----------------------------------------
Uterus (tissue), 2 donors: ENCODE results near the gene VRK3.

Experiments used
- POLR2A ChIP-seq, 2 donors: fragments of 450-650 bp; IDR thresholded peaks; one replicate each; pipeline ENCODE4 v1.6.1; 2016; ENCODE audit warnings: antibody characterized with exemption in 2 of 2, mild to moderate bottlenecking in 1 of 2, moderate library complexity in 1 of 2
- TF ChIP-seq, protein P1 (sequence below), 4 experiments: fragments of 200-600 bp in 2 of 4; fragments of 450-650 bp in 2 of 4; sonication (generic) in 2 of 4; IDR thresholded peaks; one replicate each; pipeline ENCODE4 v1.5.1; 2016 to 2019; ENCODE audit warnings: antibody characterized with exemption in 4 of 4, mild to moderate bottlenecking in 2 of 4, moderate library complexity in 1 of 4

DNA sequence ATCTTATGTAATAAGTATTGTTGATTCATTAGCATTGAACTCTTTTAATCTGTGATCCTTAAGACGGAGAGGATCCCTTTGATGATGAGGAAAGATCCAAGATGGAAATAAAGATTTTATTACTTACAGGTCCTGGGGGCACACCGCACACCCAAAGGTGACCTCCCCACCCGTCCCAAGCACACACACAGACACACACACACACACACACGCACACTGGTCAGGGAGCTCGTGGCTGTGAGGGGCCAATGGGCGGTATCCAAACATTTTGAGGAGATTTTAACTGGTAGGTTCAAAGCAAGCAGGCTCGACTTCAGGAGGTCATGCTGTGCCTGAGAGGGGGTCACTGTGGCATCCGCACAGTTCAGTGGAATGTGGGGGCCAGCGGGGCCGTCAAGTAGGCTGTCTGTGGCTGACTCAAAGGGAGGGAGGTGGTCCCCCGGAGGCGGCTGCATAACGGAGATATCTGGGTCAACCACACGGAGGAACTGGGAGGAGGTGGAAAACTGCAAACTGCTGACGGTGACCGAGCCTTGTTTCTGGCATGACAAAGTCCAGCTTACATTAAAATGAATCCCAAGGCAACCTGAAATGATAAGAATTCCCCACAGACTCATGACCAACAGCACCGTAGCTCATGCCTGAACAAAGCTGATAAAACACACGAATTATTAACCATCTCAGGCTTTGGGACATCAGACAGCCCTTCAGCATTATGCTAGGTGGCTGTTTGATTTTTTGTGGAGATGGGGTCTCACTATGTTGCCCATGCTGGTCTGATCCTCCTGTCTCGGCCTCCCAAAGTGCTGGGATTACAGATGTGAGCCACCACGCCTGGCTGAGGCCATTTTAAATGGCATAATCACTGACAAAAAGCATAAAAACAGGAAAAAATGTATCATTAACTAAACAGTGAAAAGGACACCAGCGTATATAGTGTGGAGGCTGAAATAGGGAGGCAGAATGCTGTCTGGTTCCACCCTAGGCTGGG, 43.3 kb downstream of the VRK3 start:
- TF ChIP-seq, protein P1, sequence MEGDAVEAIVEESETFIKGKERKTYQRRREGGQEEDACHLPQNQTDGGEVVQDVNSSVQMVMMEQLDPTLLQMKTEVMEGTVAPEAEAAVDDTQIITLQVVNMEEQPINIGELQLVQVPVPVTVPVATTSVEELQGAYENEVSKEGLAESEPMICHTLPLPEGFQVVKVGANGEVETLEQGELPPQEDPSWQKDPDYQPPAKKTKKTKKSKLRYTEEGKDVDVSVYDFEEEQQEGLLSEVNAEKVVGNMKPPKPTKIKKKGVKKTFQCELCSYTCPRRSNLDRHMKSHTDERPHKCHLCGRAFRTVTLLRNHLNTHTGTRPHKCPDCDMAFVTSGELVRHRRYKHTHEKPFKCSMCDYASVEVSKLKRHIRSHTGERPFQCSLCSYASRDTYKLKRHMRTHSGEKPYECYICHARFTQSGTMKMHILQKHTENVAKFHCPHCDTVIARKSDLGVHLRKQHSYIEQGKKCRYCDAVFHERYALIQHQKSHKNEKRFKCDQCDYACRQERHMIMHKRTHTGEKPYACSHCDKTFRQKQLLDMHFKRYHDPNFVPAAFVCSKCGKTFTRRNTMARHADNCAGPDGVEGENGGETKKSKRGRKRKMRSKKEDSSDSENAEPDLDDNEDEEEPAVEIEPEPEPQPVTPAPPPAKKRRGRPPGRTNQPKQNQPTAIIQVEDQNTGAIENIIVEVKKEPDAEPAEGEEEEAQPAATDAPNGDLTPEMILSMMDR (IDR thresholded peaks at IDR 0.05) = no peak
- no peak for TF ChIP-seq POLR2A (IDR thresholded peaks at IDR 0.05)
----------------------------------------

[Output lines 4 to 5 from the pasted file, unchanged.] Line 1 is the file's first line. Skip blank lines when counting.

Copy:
- TF ChIP-seq, protein P1 (sequence below), 4 experiments: fragments of 200-600 bp in 2 of 4; fragments of 450-650 bp in 2 of 4; sonication (generic) in 2 of 4; IDR thresholded peaks; one replicate each; pipeline ENCODE4 v1.5.1; 2016 to 2019; ENCODE audit warnings: antibody characterized with exemption in 4 of 4, mild to moderate bottlenecking in 2 of 4, moderate library complexity in 1 of 4

DNA sequence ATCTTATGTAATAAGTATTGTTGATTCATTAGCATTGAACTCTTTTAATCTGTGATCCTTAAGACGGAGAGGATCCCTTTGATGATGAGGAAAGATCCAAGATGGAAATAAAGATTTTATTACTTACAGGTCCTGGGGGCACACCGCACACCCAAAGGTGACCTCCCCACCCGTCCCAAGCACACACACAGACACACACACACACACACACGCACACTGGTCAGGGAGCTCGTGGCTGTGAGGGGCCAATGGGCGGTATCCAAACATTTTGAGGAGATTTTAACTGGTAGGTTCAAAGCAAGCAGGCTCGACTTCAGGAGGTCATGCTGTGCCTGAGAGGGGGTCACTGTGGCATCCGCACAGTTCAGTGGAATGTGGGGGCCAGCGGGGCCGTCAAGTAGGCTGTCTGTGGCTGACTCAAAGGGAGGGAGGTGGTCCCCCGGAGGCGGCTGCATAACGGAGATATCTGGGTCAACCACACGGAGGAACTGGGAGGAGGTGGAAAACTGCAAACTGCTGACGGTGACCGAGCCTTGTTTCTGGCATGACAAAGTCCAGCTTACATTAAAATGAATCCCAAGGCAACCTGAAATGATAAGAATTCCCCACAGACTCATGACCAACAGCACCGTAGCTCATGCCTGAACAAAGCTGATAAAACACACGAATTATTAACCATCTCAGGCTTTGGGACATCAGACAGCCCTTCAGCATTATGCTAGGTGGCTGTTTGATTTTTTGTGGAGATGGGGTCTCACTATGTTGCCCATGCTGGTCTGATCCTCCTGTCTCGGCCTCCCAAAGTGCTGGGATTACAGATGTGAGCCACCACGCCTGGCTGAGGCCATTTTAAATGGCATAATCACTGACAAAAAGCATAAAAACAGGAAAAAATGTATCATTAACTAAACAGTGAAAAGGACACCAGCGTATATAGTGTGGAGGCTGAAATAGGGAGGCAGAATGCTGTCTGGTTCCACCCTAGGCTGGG, 43.3 kb downstream of the VRK3 start: